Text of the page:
‘The Young Victoria’ a new hit
Though this story played out around 150 years ago, director Jean-Marc Vallée accurately captures the glamour and opulence that surrounded one of Britain’s most popular royals in “The Young Victoria.” Emily Blunt stars as the title character, a young princess trying to assure her inner circle, her people and herself that she deserves the power she is entitled to by birthright.
Written by screenwriter Julian Fellowes ( “Gosford Park,” “Tomorrow Never Dies”), “The Young Victoria” begins with a long, rather rushed narration by Blunt (an underappreciated star of “Devil Wears Prada”) about the rules and regulations Victoria, as the heir to the British throne, had to adhere to while growing up. As if that weren’t bad enough, she had to face badgering by her own mother (Miranda Richardson) and her chief attendant, the delightfully wicked Sir John Conroy (Mark Strong), who believe that Victoria is too young too rule.
Richardson and Strong have great chemistry in their roles. Their characters faced the rumor that there was an affair going on while living an aspect of their lives that played out on screen without being directly implied. Their relationship seems to be stronger than the one that develops between Victoria and her cousin and future husband, Albert, who was sent by Belgium’s King Leopold to seduce her, so that their family could be instilled into yet another European monarchy.
Rupert Friend, as Albert, portrays his tortured prince extremely well. Albert is someone who’s being made to do things against his will, but who lets his personality shine though and ends up enjoying his task. He grows to even enjoy being used as a pawn, ironically, because he and Victoria first bond over chess. This budding courtship, however, is a low point of the otherwise great film.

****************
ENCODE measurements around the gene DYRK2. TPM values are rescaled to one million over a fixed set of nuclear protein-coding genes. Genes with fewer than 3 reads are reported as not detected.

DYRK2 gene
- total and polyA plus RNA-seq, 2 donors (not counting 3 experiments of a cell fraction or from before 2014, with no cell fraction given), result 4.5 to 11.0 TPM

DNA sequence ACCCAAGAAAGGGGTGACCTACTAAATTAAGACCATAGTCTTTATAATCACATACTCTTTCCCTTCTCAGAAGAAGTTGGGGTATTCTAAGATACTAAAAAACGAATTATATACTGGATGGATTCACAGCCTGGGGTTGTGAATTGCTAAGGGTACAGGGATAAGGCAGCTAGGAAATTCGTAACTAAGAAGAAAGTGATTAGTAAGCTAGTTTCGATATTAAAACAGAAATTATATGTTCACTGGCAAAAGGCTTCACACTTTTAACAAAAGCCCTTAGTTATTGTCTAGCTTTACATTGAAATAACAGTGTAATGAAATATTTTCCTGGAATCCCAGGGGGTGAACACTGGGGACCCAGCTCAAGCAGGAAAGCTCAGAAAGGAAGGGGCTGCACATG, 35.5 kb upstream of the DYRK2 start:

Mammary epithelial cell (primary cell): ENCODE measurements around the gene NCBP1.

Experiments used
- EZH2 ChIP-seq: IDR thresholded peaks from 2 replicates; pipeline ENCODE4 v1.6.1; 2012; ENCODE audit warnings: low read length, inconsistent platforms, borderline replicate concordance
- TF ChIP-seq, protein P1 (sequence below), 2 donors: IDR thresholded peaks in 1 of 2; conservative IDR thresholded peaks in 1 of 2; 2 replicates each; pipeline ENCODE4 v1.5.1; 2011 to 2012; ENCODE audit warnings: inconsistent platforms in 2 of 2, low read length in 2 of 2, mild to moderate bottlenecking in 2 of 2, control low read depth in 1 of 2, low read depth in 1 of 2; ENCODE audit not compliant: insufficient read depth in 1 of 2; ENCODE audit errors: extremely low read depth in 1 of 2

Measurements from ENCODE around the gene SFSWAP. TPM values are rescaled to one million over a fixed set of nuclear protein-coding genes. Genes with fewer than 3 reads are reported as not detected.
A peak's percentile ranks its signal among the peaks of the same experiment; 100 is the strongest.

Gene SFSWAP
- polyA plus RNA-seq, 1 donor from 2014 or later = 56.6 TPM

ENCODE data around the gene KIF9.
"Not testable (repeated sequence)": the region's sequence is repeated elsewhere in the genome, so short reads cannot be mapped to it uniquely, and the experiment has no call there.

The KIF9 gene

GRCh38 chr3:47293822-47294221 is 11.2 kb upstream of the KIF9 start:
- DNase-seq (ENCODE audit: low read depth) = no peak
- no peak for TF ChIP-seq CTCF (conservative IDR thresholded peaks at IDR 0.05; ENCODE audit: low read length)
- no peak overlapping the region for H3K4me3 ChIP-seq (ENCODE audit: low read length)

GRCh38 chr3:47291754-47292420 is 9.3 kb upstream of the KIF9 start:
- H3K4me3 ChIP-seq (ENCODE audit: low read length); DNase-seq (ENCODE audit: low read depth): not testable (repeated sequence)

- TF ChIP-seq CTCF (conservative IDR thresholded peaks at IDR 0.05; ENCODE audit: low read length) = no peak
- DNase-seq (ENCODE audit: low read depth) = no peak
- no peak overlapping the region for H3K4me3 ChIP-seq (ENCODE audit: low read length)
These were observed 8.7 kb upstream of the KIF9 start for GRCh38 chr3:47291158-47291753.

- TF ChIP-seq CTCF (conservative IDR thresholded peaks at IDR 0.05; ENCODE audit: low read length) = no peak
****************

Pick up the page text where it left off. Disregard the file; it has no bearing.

In “The Young Victoria,” the courtship between Victoria and Albert is extremely awkward, especially in the first stages. Though it is probably supposed to be stilted in this way, it should provide for many a guffaw.
All cringe worthy scenes are forgotten as the story progresses and the princess becomes a queen, even more elegant settings are presented. At each location, from Parliament to Buckingham Palace, the set decorator Maggie Gray (who has been nominated for an Oscar for her work) sure had a big task on her hands- one which she completed with flying colors. The sets on “The Young Victoria” look as real as their legitimate counterparts.
Victoria still has to face other obstacles throughout the film, in the forms of a reconciliation with her mother, fights with her husband, pregnancy, riots and yet another advisor that tries to take a piece of her power. Emily Blunt does this fairly well, though she doesn’t really look like a teen, depicts Victoria with a palpable air of royalty, but also with the charm of a young, excited woman.
Rounding out the requirements for a great movie (one that was obviously snubbed for a best picture Academy Award nomination), the cinematography was near perfect. “The Young Victoria” featured many sweeping shots of the palatial settings and basic camera angles make the viewer feel as if they know exactly what’s going on. Sometimes the most important storylines are happening in the backdrop, shown clearly in order to get all angles of the story.
What makes this movie all the more fascinating is that, with the exceptions of some normal Hollywood flourishes, this time in history played out very similarly to the story in “The Young Victoria.” A young girl was virtually attacked for her power, hunted and pursued like an animal, yet she manages to beat her attackers, stay in touch with her subjects and even find a mate in the process. This film gives good insight to aristocratic life with grace and beauty, and makes it almost appealing to us rebellious Americans. Democracy will, of course, still win out, but the cast and crew of “The Young Victoria” make a true royal story seem like a fairytale.
Kate MacDonald can be reached at firstname.lastname@example.org.